The supplied yocto linux image, is very basic (even the ethernet doesn’t work!) so you are going to have to build your own. I have also found that the images I have built (from the microchip repo) are unstable. You can sync then shutdown then power down then there is a good chance that it won’t boot again with what looks like kernel panics around the filesystem.

Flashpro jobs created in Libero will not load into Flashpro at all, flashing does not work here in Linux VMs and is 6 times slower on a windows vm rather than a real machine (where it is still really slow).

I have still failed after quite a bit of effort to create a basic system with just the processor, UART and some GPIO. This is something that takes about 5 minutes in Vivado which then enables you to immediately fire off the software IDE and in another 5 minutes have code running.

Libero doesn’t even allow you to just add or configure the processor block, you have to use another tool MSS to create or edit the block, then import it into Libero where you can’t even edit it, back to MSS, re-import it, re-add it to system, it’s madness!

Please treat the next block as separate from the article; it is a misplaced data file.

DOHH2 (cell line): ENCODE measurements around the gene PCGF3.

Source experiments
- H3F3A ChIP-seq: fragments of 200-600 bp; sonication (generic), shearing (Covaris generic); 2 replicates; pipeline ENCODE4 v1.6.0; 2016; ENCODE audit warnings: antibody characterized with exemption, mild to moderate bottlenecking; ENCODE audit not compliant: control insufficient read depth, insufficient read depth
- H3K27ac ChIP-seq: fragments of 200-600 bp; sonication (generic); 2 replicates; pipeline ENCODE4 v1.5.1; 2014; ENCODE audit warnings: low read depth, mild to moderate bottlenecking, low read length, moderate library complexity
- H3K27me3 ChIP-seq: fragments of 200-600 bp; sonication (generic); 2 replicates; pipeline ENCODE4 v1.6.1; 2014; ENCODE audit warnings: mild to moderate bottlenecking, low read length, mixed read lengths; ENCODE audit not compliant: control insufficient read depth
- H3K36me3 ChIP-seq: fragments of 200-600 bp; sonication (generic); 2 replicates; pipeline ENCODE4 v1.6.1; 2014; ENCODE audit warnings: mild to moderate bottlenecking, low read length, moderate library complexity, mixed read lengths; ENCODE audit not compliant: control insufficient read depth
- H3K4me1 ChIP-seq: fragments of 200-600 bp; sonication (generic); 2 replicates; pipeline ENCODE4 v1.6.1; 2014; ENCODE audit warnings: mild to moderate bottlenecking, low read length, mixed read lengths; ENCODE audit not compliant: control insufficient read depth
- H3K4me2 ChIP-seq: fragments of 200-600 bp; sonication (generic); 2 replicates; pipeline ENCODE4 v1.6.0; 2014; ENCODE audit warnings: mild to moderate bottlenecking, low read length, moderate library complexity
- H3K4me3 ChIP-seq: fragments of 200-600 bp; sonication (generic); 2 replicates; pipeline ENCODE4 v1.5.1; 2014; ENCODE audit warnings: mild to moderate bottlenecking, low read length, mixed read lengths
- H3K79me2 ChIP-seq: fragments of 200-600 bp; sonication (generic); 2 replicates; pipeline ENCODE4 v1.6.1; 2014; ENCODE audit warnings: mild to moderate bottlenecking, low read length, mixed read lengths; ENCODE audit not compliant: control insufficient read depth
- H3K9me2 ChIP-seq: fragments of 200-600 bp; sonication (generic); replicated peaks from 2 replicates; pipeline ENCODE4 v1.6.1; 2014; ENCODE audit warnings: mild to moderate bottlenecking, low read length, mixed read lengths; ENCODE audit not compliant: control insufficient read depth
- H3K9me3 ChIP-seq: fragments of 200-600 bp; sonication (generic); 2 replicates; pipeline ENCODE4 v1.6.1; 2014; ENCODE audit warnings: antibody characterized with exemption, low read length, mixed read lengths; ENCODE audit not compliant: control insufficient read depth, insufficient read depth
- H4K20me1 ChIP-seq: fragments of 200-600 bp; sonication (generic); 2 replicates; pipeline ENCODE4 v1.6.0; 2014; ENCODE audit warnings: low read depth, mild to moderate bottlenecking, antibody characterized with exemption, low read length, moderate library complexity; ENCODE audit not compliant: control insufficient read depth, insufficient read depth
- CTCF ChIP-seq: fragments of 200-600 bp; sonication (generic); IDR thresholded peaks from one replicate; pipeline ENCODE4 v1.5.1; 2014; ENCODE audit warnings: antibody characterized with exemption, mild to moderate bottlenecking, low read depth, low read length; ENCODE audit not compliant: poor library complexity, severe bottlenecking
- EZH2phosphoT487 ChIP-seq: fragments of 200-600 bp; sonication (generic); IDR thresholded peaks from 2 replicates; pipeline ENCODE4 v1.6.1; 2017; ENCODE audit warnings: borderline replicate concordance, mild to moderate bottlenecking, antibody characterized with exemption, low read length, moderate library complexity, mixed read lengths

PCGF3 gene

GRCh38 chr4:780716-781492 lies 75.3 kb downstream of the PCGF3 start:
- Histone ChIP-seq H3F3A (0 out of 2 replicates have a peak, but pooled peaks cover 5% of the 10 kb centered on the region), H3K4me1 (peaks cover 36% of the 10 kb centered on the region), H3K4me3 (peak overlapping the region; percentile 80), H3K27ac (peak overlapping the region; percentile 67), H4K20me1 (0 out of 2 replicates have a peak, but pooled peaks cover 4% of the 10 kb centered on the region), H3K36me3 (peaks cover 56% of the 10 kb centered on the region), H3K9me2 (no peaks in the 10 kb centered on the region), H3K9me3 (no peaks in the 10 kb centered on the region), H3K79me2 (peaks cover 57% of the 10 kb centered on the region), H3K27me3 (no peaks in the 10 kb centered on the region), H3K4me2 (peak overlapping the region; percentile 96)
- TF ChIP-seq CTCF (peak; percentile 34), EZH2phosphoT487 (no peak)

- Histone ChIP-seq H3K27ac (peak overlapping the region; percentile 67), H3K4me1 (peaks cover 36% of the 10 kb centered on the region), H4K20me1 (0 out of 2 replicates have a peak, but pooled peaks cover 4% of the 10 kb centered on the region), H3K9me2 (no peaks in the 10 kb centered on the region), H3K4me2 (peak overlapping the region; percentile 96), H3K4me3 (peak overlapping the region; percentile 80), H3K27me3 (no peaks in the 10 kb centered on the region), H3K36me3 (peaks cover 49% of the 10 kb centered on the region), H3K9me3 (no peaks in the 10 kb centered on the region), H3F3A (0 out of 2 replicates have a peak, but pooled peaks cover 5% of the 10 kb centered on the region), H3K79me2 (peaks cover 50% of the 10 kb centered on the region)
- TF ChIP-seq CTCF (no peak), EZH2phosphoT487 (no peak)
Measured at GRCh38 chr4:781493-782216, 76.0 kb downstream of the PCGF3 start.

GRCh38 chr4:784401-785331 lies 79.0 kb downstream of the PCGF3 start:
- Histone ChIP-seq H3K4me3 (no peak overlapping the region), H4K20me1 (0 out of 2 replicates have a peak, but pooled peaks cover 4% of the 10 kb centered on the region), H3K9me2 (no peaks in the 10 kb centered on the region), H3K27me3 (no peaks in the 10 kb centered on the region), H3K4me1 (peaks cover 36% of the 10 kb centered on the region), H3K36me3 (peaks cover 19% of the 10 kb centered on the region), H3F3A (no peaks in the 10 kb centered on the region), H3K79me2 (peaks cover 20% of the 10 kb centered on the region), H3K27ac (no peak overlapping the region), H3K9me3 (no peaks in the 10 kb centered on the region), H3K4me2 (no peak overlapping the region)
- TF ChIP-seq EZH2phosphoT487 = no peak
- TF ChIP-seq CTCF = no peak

So currently for bare metal I am stuck with editing their reference design, which does take a fair amount of time to synthesise and place while I watch the CPU usage on the machine trickle along at around 2%, the whole toolset seems pretty limited to one core (they say the tools support 4 cores but I have yet to see this much in practice).

Overall it has been a painful experience :slight_smile:

You are not seeing the tree within the forest.

What you are experiencing is “big tech culture” in action.

So much of the stuff is just an infomercial to bait users into purchasing. What happens next, a company buys the product. Then after their engineers beat their heads against the wall for weeks trying to make progress, nothing happens. C suite is frustrated, they assume the engineering team is a band of incompetent fools. So what is next, C suite contacts those upstream and requests a quote to get it up and running.

It is a cash cow for the vendor of the product. They have already characterized the product, performed rigorous testing so it can be validated… Guess what is next, its called cut and paste…the existing code base has been developed by them so it is a trivial task to get the customer up and running. Yet the customer is quoted 9 months and 6-7 digits in $USD for a solution…